With the topic of the dissertation in mind, it is time to do the research to explore and solve it. Along with the writing and presentation of the dissertation, the research that needs to be conducted is one of the most important and resource consuming parts of the assignment. Faced with this, the majority of students will immediately dive headlong into books and articles, or hop on the Internet. However, a logical first step would be to consult with the instructor or, if you have access to them, a research advisor. Discuss with them your topics and ideas, and your plan on how to conduct the dissertation. These individuals usually have read numerous dissertations and have decades of experience in psychology. The tips and insights that they may have are invaluable and cannot be found in any book or online article. They may point you towards a piece of literature that would have taken you hours or days to find. They may point you towards or give access to certain individuals that would greatly help in the formation of your dissertation.
After a visit or two to the research advisor or instructor should the student start deep diving into textbooks, research material, articles and interviews? Ask questions, challenge popular opinion and create experiments to continually test assumptions and gather data. Always use multiple sources, the more the better. Also, consider source material that may present a counter argument to your topic, as these may provide perspectives that you may not have thought of.
Finally, it is good to remind yourself that this is an academic study. It should maintain a neutral stance. Because psychology deal with people (the writer included) on a visceral level, it easy very easy to let personal biases bleed into the study. The student should be cognizant of these at all times and avoid it at all costs.
Staghorn corals killed by bleaching on the northern Great Barrier Reef. Greg Torda / ARC Centre of Excellence for Coral Reef Studies
A new map released by the Australian Research Council shows unprecedented coral bleaching in the last nine months in Australia’s Great Barrier Reef, resulting in the largest coral die-off ever recorded.
About two-thirds of reefs have died in the most-impacted northern region stretching 435 miles and researchers estimate the damage could take up to 15 years to recover. Global warming, combined with a strong El Niño, caused disastrous coral bleaching across the world this year.
ARC Centre of Excellence for Coral Reef Studies
“Most of the losses in 2016 have occurred in the northern, most-pristine part of the Great Barrier Reef,” said Professor Terry Hughes, director of the Australian Research Council (ARC) Centre of Excellence for Coral Reef Studies based at James Cook University, who undertook extensive aerial surveys at the height of the bleaching. “This region escaped with minor damage in two earlier bleaching events in 1998 and 2002, but this time around it has been badly affected.”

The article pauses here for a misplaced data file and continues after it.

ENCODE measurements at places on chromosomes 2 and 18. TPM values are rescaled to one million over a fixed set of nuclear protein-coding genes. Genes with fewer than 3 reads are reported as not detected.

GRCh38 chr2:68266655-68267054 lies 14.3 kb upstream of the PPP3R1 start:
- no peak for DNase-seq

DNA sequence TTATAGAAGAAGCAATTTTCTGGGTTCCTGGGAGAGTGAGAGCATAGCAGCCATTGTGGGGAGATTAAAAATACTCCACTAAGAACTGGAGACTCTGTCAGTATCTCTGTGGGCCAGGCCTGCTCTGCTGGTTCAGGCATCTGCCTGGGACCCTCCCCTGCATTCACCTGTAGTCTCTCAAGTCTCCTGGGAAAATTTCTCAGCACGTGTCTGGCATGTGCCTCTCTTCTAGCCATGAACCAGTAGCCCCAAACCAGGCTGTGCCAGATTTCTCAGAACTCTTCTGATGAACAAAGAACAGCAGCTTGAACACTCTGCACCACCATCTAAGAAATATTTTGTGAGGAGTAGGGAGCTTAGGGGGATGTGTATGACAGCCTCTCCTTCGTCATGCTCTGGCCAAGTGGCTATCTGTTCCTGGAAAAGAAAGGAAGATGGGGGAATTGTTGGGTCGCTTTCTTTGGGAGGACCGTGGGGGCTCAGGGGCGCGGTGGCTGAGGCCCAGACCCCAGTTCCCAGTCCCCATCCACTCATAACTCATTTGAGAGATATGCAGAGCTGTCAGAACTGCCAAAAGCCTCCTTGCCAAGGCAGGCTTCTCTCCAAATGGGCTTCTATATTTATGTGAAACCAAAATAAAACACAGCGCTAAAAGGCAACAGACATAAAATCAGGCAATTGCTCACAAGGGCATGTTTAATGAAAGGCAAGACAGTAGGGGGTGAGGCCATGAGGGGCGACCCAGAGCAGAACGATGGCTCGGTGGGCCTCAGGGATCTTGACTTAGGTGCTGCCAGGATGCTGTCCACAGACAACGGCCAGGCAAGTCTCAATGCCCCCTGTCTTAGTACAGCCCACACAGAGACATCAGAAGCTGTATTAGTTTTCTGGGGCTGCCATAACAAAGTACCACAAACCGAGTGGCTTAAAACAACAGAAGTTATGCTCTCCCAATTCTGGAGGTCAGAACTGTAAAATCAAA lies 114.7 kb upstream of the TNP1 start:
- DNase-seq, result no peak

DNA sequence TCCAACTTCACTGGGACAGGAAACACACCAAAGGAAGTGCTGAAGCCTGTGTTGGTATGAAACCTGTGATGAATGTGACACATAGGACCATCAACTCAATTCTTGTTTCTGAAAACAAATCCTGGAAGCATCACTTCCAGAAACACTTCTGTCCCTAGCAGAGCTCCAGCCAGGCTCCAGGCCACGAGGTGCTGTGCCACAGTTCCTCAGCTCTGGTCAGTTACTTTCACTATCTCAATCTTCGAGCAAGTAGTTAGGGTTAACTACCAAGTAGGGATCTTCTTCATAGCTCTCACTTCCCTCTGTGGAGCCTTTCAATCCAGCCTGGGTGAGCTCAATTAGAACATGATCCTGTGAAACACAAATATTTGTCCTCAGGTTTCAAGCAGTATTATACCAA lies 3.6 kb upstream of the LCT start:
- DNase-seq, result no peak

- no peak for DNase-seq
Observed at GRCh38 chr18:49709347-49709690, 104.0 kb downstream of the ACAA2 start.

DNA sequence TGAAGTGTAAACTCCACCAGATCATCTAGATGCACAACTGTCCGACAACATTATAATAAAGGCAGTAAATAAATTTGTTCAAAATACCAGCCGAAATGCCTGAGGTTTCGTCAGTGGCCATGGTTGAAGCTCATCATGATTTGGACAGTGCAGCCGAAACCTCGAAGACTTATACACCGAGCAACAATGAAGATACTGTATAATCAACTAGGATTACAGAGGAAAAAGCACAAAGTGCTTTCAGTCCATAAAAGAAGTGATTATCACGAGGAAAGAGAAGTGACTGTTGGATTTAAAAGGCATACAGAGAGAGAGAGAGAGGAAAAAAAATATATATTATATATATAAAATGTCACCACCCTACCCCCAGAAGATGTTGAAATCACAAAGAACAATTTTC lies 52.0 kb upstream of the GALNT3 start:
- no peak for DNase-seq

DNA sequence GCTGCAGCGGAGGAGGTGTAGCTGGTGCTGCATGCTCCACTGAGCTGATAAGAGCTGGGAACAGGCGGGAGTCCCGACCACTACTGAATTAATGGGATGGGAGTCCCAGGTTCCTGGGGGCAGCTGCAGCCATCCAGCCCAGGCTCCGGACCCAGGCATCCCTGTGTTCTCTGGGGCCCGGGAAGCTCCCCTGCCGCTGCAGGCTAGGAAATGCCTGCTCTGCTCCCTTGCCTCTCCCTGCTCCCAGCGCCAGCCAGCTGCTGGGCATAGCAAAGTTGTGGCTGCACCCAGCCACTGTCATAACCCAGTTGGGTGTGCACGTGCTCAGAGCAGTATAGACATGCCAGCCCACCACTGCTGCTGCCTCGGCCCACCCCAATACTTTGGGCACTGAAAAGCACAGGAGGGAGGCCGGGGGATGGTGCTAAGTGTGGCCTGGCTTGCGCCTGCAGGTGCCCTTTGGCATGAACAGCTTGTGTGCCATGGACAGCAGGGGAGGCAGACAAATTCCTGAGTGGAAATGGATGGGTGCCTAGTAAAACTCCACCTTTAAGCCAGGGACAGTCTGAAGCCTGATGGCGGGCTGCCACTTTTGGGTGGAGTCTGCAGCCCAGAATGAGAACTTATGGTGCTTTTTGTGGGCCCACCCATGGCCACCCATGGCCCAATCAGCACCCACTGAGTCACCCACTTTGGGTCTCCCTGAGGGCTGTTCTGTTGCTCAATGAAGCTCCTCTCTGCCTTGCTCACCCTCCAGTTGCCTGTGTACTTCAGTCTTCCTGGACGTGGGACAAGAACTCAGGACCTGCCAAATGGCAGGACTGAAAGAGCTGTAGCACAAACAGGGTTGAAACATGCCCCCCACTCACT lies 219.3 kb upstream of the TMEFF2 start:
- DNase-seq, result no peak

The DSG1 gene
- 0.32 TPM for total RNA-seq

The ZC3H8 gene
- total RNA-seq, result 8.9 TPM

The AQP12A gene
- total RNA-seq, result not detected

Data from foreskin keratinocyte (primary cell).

Researcher Grace Frank completes bleaching surveys. ARC Centre of Excellence for Coral Reef Studies
The ExoMars orbiter is preparing to make its first scientific observations at Mars during two orbits of the planet starting next week.
The Trace Gas Orbiter, or TGO, a joint endeavour between ESA and Roscosmos, arrived at Mars on 19 October. It entered orbit, as planned, on a highly elliptical path that takes it from between 230 and 310 km above the surface to around 98 000 km every 4.2 days.
The main science mission will only begin once it reaches a near-circular orbit about 400 km above the planet’s surface after a year of ‘aerobraking’ – using the atmosphere to gradually brake and change its orbit. Full science operations are expected to begin by March 2018.
But next week provides the science teams with a chance to calibrate their instruments and make the first test observations now the spacecraft is actually at Mars.
In fact, the neutron detector has been on for much of TGO’s cruise to Mars and is currently collecting data to continue calibrating the background flux and checking that nothing changed after the Schiaparelli module detached from the spacecraft.
It will measure the flow of neutrons from the martian surface, created by the impact of cosmic rays. The way in which they are emitted and their speed on arriving at TGO will tell scientists about the composition of the surface layer.
In particular, because even small quantities of hydrogen can cause a change in the neutron speed, the sensor will be able to seek out locations where ice or water may exist, within the planet’s top 1–2 m.
TGO’s first image of Mars – 13 June 2016. ESA.
The orbiter’s other three instruments have a number of test observations scheduled during 20–28 November.
During the primary science mission two instrument suites will make complementary measurements to take a detailed inventory of the atmosphere, particularly those gases that are present only in trace amounts.
Of high interest is methane, which on Earth is produced primarily by biological activity or geological processes such as some hydrothermal reactions.
The measurements will be carried out in different modes: pointing through the atmosphere towards the Sun, at the horizon at sunlight scattered by the atmosphere, and looking downwards at sunlight reflected from the surface. By looking at how the sunlight is influenced, scientists can analyse the atmospheric constituents.